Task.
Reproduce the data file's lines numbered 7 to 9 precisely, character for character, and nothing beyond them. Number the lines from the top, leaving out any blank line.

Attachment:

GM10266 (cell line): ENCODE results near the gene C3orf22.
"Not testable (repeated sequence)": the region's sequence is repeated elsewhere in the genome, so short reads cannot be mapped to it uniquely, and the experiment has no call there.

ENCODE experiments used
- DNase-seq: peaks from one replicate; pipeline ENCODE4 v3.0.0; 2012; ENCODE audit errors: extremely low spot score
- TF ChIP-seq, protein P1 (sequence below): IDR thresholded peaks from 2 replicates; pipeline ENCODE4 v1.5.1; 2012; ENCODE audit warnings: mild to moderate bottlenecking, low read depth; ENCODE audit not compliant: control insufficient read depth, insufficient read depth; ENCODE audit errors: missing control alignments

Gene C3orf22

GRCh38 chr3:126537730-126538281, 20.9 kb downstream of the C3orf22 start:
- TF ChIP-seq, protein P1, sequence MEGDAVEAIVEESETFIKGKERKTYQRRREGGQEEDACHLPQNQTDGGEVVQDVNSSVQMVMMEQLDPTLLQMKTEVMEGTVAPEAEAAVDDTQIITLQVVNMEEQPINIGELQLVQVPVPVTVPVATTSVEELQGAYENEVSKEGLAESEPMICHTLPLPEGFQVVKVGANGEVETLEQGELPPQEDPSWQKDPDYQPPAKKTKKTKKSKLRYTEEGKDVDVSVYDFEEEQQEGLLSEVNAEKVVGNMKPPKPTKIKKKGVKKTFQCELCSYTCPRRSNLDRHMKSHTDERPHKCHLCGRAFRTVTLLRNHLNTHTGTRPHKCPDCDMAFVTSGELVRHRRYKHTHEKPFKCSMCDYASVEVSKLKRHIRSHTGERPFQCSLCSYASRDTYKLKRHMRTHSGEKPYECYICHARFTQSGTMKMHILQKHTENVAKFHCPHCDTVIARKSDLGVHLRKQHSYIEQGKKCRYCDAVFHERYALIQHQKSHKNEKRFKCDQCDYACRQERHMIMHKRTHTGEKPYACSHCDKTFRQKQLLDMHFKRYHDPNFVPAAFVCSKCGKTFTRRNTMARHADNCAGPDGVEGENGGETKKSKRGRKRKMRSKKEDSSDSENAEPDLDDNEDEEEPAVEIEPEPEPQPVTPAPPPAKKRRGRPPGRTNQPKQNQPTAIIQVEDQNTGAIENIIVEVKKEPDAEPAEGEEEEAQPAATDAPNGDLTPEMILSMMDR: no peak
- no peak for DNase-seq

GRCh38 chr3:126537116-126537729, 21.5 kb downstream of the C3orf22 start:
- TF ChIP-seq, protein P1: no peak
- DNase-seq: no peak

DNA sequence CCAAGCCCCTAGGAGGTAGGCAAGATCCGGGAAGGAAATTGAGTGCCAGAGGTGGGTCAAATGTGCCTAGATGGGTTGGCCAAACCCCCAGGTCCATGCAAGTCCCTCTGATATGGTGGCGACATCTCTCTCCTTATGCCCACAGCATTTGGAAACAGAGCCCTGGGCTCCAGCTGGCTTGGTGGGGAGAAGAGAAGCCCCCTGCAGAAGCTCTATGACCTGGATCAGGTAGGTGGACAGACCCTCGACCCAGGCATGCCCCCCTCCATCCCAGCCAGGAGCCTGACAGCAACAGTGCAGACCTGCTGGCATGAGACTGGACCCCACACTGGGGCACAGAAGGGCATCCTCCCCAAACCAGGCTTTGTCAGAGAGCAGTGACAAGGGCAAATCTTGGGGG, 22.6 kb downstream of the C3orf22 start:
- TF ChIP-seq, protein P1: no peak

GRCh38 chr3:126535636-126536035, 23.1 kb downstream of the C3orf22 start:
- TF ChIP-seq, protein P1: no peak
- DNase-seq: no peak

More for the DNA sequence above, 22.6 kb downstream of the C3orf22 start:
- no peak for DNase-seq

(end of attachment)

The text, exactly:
GRCh38 chr3:126537730-126538281, 20.9 kb downstream of the C3orf22 start:
- TF ChIP-seq, protein P1, sequence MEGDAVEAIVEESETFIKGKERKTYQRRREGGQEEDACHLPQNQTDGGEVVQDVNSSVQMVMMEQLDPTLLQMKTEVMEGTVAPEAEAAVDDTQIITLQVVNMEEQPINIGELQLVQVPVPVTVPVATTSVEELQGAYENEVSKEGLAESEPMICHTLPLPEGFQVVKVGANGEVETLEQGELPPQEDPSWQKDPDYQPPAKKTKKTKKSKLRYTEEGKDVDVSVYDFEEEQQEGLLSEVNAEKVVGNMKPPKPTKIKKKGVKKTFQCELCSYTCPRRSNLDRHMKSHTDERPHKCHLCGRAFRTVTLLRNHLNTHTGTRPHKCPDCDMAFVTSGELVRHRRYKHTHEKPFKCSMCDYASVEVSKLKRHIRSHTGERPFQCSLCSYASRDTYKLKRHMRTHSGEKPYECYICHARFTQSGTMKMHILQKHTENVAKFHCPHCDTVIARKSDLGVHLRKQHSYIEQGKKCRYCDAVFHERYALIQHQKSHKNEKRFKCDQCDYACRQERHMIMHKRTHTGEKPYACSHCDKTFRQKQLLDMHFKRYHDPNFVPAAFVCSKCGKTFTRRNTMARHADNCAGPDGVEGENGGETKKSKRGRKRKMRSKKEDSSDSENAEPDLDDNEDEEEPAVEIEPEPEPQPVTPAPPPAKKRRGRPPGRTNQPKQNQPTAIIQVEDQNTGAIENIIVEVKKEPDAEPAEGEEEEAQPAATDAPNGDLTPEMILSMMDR: no peak
- no peak for DNase-seq